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From Fred Wittekind <>
Subject Re: Patches review
Date Wed, 13 Jun 2012 14:49:17 GMT
On 6/13/2012 10:25 AM, David Nalley wrote:
> On Wed, Jun 13, 2012 at 8:59 AM, Fred Wittekind <> wrote:
>> On 6/12/2012 4:01 PM, David Nalley wrote:
>>> On Tue, Jun 12, 2012 at 3:46 PM, Alena Prokharchyk
>>> <> wrote:
>>>> I know it's been discussed in several email threads, but I would like to
>>>> initiate a separate discussion on what tool we should use for reviweing
>>>> the patches.
>>>> Several people (including myself - using Outlook on Mac OS X Lion) have
>>>> been struggling already with applying email patches using "git am". Some
>>>> patches appear to be broken, email file import/save is different in
>>>> various email clients, etc. But the main disadvantage - there is no other
>>>> way to track patch flow history rather than gathering email by subject.
>>>> For instance, I would like to see the patch history in some centralized
>>>> place:
>>>> * when patch was created
>>>> * who picked up the patch for the review and when
>>>> * what was fixed after first, second,...n review
>>>> * when the patch was merged to the mainstream.
>>>> I think we should start using the official tool for that -
>>>> Gerrit/Reviewboard/etc.
>>>> Please follow up with your suggestions and preferences.
>>>> -Alena.
>>> Thanks for starting this - I have a thrice rewritten mail sitting in
>>> my drafts folder around this subject. Quick followup to voice some of
>>> my frustrations.
>>> We have a process today - and for a number of folks that has worked
>>> very well. I personally find it dead easy to grab patches from github
>>> (though our mirroring is currently non-functional since we have made
>>> the move to the ASF. ). There's also a certain class of folks that
>>> have have sent patches via email that were also easy to apply.
>>> However, a number of folks are sitting behind servers or services that
>>> actively break patches which has led to much gnashing of teeth here.
>>> While I don't care so much about MUA issues, I do desperately despise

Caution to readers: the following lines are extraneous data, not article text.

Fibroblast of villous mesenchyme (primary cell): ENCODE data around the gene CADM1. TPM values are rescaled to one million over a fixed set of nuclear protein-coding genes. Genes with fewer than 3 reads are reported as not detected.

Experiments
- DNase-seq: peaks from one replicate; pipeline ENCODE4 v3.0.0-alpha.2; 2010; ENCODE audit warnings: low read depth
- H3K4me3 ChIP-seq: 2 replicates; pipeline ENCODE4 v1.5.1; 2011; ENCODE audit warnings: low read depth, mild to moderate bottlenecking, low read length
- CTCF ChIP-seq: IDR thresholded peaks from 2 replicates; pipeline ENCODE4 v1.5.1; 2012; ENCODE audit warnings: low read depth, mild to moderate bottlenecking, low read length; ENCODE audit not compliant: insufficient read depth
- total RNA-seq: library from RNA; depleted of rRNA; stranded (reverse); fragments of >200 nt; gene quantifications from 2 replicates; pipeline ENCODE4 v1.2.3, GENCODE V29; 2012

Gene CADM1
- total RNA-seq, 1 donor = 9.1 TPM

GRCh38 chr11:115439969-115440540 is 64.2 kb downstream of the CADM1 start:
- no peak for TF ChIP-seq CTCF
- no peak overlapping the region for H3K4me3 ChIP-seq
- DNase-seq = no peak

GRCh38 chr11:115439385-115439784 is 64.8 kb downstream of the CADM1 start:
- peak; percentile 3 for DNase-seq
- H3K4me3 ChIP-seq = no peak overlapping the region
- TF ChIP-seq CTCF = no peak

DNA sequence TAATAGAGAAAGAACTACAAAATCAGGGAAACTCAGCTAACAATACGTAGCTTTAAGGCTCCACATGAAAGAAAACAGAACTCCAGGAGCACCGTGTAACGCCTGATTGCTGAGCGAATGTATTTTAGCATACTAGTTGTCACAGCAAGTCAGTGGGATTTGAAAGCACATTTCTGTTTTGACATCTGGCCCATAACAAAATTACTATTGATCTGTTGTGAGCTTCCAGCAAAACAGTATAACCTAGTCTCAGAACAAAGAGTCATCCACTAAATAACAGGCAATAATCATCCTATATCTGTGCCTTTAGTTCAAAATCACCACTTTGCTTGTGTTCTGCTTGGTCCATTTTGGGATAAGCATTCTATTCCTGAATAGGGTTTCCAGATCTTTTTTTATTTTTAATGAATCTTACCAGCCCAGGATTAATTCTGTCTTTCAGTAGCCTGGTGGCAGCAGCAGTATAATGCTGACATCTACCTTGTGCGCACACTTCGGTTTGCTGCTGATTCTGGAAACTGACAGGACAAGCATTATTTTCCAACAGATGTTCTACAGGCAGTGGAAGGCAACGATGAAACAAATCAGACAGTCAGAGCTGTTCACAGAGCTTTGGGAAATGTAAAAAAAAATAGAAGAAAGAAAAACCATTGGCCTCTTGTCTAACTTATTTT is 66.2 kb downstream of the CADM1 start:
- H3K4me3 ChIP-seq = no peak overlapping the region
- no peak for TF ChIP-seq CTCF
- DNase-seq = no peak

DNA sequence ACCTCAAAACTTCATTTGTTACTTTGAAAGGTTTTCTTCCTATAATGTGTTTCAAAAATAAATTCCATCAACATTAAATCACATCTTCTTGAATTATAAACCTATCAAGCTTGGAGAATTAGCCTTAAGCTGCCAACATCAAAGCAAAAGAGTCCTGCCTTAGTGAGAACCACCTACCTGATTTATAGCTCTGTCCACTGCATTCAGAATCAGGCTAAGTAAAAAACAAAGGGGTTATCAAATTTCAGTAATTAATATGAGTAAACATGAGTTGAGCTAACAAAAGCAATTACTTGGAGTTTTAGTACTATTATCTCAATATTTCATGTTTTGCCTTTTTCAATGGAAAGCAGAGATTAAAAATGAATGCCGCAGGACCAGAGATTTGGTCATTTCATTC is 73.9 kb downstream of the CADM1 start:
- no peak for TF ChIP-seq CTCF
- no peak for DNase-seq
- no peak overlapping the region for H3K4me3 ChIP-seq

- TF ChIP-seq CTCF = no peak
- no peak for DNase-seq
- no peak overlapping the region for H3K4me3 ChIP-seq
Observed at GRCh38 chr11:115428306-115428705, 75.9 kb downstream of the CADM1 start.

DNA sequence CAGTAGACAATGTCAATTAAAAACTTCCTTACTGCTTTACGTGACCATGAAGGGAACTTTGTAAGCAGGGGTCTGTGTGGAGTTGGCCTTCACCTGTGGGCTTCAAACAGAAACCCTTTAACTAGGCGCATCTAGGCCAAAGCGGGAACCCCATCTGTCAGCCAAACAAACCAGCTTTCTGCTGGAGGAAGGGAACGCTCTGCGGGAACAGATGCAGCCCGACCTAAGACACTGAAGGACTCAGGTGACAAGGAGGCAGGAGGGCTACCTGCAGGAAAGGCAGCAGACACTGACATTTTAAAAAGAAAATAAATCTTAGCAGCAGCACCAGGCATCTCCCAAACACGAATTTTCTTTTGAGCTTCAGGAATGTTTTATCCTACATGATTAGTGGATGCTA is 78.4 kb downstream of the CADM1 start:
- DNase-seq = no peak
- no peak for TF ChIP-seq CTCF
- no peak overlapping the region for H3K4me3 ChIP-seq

>>> seeing MTAs breaking patches - and I spent around 4 hours last night
>>> trying to unbreak patches from 3 different developers that their MTA
>>> (all different) had made completely unusable.
>>> Where this really disturbs me is the barrier to participation. Working
>>> on CloudStack is a pretty large barrier to begin with. You have to
>>> understand the facet of CloudStack that you are working on, and then
>>> understand git.
>>> While many of us can work via email - and some of us (me included)
>>> even prefer it, I do worry about what the net effect is now that we
>>> say - git patches submitted this way are actively broken by exchange,
>>> appear to be broken by gmail, etc. I suppose we could push folks to
>>> use some external mail service that behaves properly, but it seems
>>> like an artificial barrier, and one that is largely out of the control
>>> of folks wishing to collaborate with us.
>>> I think there are potentially benefits to using some tool other than
>>> email down the road as well such as being able to have $test_suite run
>>> against any patch before a committer even gets to review it.
>>> Thoughts, comments, flames?
>>> --David
>> Personally, I've always submitted patches via attaching them to bug
>> reports.  Works well when I find a bug in something, don't have time to
>> wait on anyone else to fix it, so I fix it myself, attach it to a bug
>> report, and hope it's in the next release so I don't have to deal with
>> it again.  Works pretty good with most open source projects.
>> Fred Wittekind
> So I have seen a lot of folks who use this approach, but that
> typically means that the mailing list gets cced on every action in the
> bugtracker. (mailing lists are where everything happens in Apache
> projects) We are already on track to hit 1,000 messages on this list
> alone this month - are we sure we want to add Jira traffic to that
> volume?
> --David
If we don't use the project's bug tracker to track the progress of bugs
and there patches, doesn't that defeat the purpose of having it?

Keeping the patch file attachments in Jira would keep those file
attachments out of the mailing list (reduction of traffic), and we
wouldn't run into MTA/MUAs mangling them.

If someone makes a comment in Jira, then CCs the mailing list, that
isn't any more mailing list traffic than sending to the same thing to
the mailing list alone.

Fred Wittekind

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